Every physical body is sown a natural body but raised a spiritual body. The “natural” body (soma psuchikon) is suited to life in the present world; however, such a body is not fit for the world to come. That future world, where Christ will reign in his kingdom, will require a “spiritual” body (soma pneumatikon). Paul did not mean that this will be “spiritual” as opposed to physical or material, for that would contradict all that Paul has just written about resurrected bodies. Believers will not become “spirits.” Instead, “spiritual” refers to a body that suits a new, spiritual life, just as our present bodies (Greek psuchikon) suit our lives as “souls” (psuche). Each believer will no longer have a natural body, like Adam, designed to live on this earth; instead, each will have a spiritual body, like Christ had after his resurrection (15:48-49).

15:45 The Scriptures tell us, “The first man, Adam, became a living person.” But the last Adam—that is, Christ—is a life-giving Spirit.NLT Paul quoted the Scriptures to point out the difference between these two kinds of bodies. Genesis 2:7 speaks of the first man, Adam, becoming a living person. Adam was made from the dust of the ground and given the breath of life from God. Every human being since that time shares the same characteristics. However, the last Adam—that is, Christ—is a life-giving Spirit. Just as Adam was the first of the human race, so Christ is the first of those who will be raised from the dead to eternal life. Because Christ rose from the dead, he is “a life-giving spirit” who entered into a new form of existence. He is the source of the spiritual life that will result in believers’ resurrection. Christ’s new glorified human body now suits his new, glorified, spiritual life—just as Adam’s human body was suitable to his natural life. When believers are resurrected, God will give them transformed, eternal bodies suited to eternal life.

15:46-47 The spiritual did not come first, but the natural, and after that the spiritual.NIV People have natural life first; that is, they are born into this earth and live here. Only from there do they then obtain spiritual life. Paul may have been contradicting a particular false teaching by this statement. He illustrated this point by continuing: Adam, the first man, was made from the dust of the earth, while Christ, the second man, came from heaven.NLT The natural man, Adam, came first on this earth and was made from the dust of the earth. While it is true that Christ has existed from eternity past, he is here called the second man because he came from heaven to earth many years after Adam. Christ came as a human baby with a body like all other humans, but he did not originate from the dust of the earth as had Adam. He “came from heaven.”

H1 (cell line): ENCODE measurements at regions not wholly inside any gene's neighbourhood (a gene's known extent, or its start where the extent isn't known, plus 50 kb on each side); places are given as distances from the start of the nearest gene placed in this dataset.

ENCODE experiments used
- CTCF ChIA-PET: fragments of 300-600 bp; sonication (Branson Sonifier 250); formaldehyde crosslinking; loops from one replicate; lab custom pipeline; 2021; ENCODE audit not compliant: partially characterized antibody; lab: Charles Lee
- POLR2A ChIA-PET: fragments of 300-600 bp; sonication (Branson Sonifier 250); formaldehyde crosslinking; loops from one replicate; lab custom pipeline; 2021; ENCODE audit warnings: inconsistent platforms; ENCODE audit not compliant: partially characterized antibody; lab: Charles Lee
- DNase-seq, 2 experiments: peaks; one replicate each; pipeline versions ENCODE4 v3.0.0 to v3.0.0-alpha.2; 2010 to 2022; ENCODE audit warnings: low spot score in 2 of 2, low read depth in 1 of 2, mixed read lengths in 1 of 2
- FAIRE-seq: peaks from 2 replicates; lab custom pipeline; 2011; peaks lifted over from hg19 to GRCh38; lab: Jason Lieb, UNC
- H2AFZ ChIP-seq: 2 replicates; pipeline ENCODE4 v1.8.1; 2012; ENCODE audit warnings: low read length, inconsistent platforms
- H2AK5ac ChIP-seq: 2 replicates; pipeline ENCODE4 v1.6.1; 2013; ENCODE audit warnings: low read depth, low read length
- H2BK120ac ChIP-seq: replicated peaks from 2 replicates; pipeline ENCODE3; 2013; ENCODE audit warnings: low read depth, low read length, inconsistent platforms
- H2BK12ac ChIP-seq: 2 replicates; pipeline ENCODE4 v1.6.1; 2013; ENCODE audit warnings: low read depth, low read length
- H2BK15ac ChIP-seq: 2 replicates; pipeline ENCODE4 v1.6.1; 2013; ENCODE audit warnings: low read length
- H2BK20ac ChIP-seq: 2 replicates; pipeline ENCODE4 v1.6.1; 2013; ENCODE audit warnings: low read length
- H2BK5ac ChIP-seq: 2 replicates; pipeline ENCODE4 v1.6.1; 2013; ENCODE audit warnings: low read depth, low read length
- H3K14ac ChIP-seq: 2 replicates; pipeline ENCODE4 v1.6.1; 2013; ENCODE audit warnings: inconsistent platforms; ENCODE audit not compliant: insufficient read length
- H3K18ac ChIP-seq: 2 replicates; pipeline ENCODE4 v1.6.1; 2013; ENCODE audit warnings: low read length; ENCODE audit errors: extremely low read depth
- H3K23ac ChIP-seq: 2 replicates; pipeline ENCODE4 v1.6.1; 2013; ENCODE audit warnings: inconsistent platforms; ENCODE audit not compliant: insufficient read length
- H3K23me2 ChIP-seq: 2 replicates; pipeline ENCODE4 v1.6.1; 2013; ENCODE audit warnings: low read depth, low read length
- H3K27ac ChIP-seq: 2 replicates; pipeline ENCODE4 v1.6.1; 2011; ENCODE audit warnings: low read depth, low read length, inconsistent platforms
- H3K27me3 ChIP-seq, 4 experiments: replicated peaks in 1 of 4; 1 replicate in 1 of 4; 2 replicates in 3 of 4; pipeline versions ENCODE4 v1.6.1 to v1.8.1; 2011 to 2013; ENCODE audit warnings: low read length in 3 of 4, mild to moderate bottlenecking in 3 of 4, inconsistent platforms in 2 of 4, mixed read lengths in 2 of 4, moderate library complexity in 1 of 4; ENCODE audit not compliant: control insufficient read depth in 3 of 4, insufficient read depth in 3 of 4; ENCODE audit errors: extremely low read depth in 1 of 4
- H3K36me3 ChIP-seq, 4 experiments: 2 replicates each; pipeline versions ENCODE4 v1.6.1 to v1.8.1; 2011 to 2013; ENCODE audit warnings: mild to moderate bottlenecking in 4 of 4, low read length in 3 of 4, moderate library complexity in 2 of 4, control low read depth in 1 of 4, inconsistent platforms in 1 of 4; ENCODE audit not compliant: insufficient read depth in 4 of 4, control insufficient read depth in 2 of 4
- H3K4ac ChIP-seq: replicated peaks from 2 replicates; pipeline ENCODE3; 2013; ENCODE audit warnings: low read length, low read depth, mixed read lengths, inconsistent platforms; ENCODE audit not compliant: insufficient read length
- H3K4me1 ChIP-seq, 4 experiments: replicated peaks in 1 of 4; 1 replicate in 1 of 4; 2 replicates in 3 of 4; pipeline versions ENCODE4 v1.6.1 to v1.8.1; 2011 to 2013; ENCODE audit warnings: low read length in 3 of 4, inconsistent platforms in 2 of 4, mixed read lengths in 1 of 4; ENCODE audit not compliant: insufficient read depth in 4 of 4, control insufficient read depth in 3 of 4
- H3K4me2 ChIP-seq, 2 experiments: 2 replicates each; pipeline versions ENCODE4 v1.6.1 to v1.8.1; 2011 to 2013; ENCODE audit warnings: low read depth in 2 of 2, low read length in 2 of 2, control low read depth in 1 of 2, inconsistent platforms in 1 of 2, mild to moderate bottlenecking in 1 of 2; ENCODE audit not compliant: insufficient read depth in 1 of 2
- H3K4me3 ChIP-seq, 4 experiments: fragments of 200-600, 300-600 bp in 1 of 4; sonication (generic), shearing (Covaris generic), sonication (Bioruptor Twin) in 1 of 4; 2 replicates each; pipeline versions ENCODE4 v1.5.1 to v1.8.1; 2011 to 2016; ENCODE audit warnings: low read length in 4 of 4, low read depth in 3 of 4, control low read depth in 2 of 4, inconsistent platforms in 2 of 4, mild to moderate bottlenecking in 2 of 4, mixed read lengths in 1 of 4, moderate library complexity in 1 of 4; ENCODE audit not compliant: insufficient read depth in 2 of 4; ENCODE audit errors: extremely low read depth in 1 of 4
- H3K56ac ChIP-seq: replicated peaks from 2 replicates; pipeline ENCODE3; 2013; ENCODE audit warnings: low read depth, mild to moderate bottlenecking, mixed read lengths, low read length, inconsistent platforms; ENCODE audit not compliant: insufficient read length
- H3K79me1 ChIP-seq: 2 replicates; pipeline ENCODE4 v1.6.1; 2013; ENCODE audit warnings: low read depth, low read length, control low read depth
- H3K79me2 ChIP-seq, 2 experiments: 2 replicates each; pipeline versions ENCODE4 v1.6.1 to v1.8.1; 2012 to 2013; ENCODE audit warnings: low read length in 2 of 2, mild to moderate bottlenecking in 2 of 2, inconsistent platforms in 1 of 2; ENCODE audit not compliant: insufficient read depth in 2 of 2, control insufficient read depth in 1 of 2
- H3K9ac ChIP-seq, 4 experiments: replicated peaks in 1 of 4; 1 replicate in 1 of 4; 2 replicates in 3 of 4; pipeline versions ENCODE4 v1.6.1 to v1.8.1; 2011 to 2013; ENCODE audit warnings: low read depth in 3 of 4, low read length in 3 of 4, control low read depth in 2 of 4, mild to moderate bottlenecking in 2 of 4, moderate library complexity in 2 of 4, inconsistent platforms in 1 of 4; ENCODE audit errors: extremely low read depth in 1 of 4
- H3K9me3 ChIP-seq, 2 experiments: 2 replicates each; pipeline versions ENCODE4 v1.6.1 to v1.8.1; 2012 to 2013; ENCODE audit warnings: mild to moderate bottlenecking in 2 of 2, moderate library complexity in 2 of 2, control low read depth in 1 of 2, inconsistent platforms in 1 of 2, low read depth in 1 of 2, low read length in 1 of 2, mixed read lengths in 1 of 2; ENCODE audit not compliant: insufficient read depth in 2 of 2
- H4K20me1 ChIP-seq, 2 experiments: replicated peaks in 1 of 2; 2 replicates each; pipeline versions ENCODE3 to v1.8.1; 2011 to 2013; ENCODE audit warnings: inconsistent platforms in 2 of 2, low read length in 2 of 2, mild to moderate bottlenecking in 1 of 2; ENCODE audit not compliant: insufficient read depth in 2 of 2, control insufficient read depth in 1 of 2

15:48-49 Every human being has an earthly body just like Adam’s, but our heavenly bodies will be just like Christ’s. Just as we are now like Adam, the man of the earth, so we will someday be like Christ, the man from heaven.NLT Because all humanity is bound up with Adam, so every human being has an earthly body just like Adam’s. Earthly bodies are fitted for life on this earth, yet they have the characteristics of being limited by death, disease, and weakness (15:42-44). Believers can know with certainty, however, that their heavenly bodies will be just like Christ’s—imperishable, eternal, glorious, and filled with power (15:42-44). At this time, all are like Adam; one day, all believers will be like Christ (Philippians 3:21). The apostle John wrote to the believers, “Dear friends, now we are children of God, and what we will be has not yet been made known. But we know that when he appears, we shall be like him, for we shall see him as he is” (1 John 3:2 niv).


All people have bodies—each looks different; each has different strengths and weaknesses. But as physical, earthly bodies, they are all alike. All believers are promised life after death and bodies like Christ’s (15:45-49)—resurrection bodies.

Physical Bodies Resurrection Bodies
Perishable Imperishable
Sown in dishonor Raised in glory
Sown in weakness Raised in power
Natural Spiritual

Paul applies the principles he has established from nature in verses 36-41 to the issue at hand, the resurrection of the dead, in verses 42-44. The resurrection of the dead is like the death of the seed and the new, resurrected life of the plant which springs forth from the earth due to the germination of that seed. Thus, Paul speaks of the “sowing” of our earthly bodies, linking verses 42-49 to verses 36-41. There is a direct link between the earthly body that dies and decays in the earth and the new, resurrected body. The resurrected body comes forth from the body that died. The resurrection body is superior to the old body in several important ways, which Paul indicates: